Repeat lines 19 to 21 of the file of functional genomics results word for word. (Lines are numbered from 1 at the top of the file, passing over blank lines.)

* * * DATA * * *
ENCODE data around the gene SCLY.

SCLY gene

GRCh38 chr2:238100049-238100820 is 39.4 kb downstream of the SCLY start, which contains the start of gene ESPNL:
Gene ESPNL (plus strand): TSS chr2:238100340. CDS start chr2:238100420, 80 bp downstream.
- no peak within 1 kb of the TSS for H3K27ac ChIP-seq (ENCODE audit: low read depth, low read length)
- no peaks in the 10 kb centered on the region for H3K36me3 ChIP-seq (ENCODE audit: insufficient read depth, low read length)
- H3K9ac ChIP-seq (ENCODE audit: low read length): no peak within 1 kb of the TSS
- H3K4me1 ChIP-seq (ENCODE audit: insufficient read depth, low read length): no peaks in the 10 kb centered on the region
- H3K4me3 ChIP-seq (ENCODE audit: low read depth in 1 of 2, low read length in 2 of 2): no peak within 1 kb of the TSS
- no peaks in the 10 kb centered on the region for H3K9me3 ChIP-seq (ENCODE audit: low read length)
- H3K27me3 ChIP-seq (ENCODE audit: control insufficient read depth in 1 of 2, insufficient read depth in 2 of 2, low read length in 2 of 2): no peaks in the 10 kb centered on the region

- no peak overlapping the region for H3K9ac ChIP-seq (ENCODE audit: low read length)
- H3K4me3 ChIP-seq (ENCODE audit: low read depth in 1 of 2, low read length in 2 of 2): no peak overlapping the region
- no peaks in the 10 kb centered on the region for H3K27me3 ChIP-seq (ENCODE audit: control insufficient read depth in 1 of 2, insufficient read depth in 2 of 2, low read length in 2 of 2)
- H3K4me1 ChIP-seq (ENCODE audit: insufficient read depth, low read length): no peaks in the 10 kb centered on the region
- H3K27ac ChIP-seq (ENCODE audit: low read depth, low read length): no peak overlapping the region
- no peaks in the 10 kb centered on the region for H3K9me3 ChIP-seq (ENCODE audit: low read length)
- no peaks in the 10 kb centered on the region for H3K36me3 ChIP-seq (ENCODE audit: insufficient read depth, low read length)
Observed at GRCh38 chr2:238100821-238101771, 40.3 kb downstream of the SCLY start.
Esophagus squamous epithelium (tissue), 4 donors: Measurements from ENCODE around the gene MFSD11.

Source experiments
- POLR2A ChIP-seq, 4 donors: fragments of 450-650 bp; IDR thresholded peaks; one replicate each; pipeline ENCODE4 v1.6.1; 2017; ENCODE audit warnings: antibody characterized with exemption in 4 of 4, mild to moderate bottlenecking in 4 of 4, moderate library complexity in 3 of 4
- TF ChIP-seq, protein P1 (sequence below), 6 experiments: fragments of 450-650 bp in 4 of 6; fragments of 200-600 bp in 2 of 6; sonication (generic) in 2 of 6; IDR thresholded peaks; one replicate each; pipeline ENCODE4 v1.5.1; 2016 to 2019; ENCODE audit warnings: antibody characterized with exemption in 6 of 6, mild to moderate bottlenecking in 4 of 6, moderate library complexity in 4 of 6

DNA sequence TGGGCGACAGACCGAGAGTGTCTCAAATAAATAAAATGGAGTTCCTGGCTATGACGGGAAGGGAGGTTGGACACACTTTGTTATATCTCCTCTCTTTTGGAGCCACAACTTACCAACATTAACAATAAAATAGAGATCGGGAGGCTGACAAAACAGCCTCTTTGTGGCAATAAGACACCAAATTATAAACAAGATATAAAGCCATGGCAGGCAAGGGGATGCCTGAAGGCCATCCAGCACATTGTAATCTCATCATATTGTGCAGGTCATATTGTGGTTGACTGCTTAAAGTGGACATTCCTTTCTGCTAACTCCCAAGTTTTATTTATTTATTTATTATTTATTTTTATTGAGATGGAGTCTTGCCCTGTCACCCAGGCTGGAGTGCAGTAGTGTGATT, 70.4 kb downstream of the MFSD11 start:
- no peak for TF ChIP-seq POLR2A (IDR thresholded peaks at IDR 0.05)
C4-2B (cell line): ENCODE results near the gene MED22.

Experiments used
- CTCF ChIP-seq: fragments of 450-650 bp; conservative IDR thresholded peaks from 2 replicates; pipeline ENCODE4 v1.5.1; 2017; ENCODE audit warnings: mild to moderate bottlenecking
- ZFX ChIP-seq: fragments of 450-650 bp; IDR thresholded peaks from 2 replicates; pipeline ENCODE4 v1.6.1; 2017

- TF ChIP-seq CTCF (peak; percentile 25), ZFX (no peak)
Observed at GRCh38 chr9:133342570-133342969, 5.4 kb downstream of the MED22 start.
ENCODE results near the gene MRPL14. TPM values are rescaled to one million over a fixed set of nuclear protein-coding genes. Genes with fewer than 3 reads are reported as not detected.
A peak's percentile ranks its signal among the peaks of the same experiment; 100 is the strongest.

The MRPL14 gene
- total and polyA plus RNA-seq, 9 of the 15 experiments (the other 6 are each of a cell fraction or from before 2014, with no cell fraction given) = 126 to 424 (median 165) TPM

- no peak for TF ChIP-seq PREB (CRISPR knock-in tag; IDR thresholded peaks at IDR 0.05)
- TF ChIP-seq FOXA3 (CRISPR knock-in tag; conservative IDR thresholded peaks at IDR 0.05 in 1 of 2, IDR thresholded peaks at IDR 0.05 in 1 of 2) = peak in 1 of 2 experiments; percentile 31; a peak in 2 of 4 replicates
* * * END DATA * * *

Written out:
Observed at GRCh38 chr2:238100821-238101771, 40.3 kb downstream of the SCLY start.
Esophagus squamous epithelium (tissue), 4 donors: Measurements from ENCODE around the gene MFSD11.

Source experiments